FLEX LEWIS; THE END OF AN ERA | Goodbye 212s, Hello Open Class!

This coming Saturday, September 15, at the Orleans Arena in Las Vegas, Flex Lewis will appear for the last time as a 212 competitor. If he’s victorious – and he’s determined to be just that – he will leave with his seventh 212 title, and henceforth compete in the open class. But why would he leave a division that he has been invincible in since 2012 and decide to mix it with the big boys in the open class?


The seed I’m sure can be found in a statement he made when I first met him back in 2005. He was 21 and we were walking along the boardwalk in Venice, California.  Although a winner of a slew of junior titles back in Europe he was virtually unknown in the States.


In his Welsh brogue he told me: “I love bodybuilding and when it comes time to stop competing – which is a long way off, I hope — I do not want to come to the end of the road and be left with the thought,  ‘Did I really give it my best shot? Could I have been better?’ I couldn’t live with that. Titles are not my priority, my long-term goal is to develop the best physique possible given my potential.”


Taking that statement on board it’s been clear for at least a couple of years that the 34 year old has maxed out in development in the 212-pound class. He has come in lean, hard and proportioned right on the weight limit, meaning that further muscle size improvements are not viable because the scales would disqualify him from the class he has dominated. And so to deliver on that 2005 projection of wanting to “Develop the best physique possible” the only road to fulfilling his true potential is to move up to the open class. Lewis remaining in the 212 class would be like asking Usain Bolt not to try to run any faster and be content with his current times.



The alarmists have warned that won’t he still be too much of a lightweight among the heavy brigade? Against that viewpoint I would cite, William Bonac, Shawn Ray and Dexter Jackson.


William Bonac made his pro début as an open competitor in 2011 and then in 2102 competed in the 212 class, before returning to the open in 2013. Stacking around 230 pounds on his frame he has since racked up seven pro wins garnished by third spot at the 2017 Olympia followed by victory at this year’s Arnold Classic. In the process he has beaten giants like Roelly Winklaar, Cedric McMillan, Nathan DeAsha and a host of other so called mass monsters. Add to his resume that he has finished ahead of ageless Dexter Jackson on the last three occasions they have met. Incidentally Bonac’s coach is Neil Hill, who has guided Flex throughout his career,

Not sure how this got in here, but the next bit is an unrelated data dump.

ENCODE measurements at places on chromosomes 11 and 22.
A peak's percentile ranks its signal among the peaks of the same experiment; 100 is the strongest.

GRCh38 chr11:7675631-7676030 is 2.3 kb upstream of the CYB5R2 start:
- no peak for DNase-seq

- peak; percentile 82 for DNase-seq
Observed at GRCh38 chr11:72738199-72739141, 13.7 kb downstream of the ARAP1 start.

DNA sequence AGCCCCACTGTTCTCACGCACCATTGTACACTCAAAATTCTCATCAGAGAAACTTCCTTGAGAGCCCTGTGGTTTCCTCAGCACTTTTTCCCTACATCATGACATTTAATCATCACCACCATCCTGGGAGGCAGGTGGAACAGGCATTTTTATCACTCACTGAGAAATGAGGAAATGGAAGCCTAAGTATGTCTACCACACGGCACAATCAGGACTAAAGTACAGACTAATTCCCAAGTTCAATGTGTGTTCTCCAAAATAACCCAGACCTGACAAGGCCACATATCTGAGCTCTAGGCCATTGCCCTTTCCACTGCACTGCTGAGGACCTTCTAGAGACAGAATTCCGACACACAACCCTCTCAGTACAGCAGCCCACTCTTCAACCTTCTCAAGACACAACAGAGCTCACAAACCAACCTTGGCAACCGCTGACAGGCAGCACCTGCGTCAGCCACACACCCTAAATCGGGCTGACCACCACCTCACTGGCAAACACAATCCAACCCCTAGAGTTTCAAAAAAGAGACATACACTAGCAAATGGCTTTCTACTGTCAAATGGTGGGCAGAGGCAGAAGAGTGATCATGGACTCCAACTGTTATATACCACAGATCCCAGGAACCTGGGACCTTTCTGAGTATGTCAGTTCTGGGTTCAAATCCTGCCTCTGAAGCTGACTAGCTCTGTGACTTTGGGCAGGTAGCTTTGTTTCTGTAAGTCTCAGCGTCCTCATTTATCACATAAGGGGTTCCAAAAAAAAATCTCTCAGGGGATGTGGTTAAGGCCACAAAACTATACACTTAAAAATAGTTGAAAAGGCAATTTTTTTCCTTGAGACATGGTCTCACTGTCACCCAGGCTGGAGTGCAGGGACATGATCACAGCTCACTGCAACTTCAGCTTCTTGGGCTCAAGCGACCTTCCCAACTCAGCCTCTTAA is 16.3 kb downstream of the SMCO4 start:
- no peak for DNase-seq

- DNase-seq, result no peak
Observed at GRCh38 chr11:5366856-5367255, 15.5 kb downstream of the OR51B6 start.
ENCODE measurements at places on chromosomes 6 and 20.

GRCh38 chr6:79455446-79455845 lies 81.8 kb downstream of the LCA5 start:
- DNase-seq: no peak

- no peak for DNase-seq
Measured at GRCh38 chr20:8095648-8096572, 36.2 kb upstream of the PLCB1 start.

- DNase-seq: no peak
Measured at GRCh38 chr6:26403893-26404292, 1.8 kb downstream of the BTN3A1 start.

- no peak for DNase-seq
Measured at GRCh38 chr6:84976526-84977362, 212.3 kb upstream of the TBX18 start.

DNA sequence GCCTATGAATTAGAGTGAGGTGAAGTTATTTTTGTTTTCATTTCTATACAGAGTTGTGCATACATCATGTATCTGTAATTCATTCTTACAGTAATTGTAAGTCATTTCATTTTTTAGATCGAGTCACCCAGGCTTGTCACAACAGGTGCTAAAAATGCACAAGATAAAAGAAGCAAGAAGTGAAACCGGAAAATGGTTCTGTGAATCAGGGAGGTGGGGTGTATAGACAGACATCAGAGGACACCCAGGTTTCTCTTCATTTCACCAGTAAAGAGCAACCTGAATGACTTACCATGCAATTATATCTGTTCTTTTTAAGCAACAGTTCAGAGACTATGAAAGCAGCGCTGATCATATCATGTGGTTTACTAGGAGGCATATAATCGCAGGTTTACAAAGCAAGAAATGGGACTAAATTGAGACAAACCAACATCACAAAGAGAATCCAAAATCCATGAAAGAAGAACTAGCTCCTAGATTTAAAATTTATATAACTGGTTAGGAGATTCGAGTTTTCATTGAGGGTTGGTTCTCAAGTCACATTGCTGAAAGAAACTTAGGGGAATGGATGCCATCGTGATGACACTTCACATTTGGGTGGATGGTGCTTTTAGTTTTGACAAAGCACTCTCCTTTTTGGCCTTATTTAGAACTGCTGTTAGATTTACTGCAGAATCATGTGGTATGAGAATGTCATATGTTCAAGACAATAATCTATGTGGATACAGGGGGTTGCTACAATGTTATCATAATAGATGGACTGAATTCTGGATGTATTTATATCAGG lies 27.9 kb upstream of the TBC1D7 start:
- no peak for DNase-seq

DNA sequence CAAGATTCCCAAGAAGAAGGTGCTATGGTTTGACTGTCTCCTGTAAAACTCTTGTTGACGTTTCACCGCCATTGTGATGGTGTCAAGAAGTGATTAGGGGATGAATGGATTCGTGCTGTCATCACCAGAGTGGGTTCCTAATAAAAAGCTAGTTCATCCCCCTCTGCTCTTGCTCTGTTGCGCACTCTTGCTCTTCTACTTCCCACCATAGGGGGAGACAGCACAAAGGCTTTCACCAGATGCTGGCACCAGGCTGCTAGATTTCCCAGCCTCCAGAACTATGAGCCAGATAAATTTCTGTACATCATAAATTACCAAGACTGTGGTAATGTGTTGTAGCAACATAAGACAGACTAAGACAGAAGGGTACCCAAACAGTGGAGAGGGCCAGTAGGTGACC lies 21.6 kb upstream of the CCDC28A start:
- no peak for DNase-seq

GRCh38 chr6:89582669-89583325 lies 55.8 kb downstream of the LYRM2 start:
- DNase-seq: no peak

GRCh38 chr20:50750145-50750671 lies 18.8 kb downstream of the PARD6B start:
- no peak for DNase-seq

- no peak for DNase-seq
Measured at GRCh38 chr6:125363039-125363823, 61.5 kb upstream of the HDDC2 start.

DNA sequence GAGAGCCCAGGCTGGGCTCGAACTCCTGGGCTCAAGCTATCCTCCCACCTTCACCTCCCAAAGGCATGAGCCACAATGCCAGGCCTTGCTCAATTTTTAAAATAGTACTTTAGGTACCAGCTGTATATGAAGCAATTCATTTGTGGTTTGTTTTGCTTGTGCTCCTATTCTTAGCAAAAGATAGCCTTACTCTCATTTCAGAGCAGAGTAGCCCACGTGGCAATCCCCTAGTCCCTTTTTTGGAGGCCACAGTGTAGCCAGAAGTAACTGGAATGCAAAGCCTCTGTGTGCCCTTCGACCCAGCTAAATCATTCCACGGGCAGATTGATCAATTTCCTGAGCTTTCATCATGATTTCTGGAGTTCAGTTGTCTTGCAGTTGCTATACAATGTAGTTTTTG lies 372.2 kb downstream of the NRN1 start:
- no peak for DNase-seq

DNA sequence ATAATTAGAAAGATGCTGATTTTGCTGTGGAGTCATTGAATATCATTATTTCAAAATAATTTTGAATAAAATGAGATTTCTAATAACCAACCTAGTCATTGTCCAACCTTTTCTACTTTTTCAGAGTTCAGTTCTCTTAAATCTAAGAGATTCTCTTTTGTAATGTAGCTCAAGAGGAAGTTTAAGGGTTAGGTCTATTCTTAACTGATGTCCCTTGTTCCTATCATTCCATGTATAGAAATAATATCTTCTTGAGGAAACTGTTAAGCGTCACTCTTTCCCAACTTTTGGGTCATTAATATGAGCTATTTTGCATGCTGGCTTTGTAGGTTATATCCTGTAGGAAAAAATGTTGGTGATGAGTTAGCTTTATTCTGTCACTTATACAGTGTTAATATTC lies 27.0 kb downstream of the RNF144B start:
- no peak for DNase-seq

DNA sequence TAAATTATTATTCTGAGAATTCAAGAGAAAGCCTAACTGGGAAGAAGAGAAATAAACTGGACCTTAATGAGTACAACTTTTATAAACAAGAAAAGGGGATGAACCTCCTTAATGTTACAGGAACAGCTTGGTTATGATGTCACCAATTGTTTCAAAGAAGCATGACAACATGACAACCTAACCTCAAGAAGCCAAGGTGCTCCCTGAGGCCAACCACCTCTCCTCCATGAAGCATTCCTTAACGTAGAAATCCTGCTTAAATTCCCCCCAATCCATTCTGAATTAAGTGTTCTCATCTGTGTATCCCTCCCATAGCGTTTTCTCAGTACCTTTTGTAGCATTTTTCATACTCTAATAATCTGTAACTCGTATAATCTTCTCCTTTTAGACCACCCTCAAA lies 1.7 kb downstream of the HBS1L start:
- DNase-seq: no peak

Shawn Ray gained 12 successive top five Olympia placings (1990- 2001) and was twice runner-up (1994 and 1996). During that remarkable run the Shawnster’s bodyweight was usually around the 210 pound mark. At that bodyweight he regularly beat 260 pound plus juggernauts like Nasser El Sonbaty, Paul Dillett and Kevin Levrone, and twice ran a close Sandow race with Dorian Yates. He achieved all this because of his balance and super condition. It is this humble scribe’s premise that the same credentials would apply to Flex Lewis.


And don’t forget that the aforementioned Jackson won the 2008 Mr. Olympia contest hovering around 230 pounds.



To make the necessary gains it looks likely that the Welsh Dragon will step out of competition in 2019 and re-appear in the Open class in 2020. Given his warrior spirit it’s not too fanciful to speculate that by 2020 he could come in at around 225 pounds ripped. Those gains could be in the form of widening and thickening his upper body, without disturbing his waistline. But his ace card is the condition that he – and the rest of his 212 cohorts – excel at. In fact he and his 212 band of brothers have traditionally outdone their open counterparts in that department. Having known this fine young man for 13 years I am sure he has all the attributes to continue his dream and so carve out the best physique he can. How high that will take him will be intriguing to witness.


That is all in the future, for now we should celebrate his 212 finale on Saturday and hail Flex Lewis as not just a great champion but as a great person who is just about the most popular pro around. Furthermore he should be recognized as the force that established and defined the 212 division. Whatever happens on Saturday Flex, thanks for the 212 memories and we look forward to many more in the open division.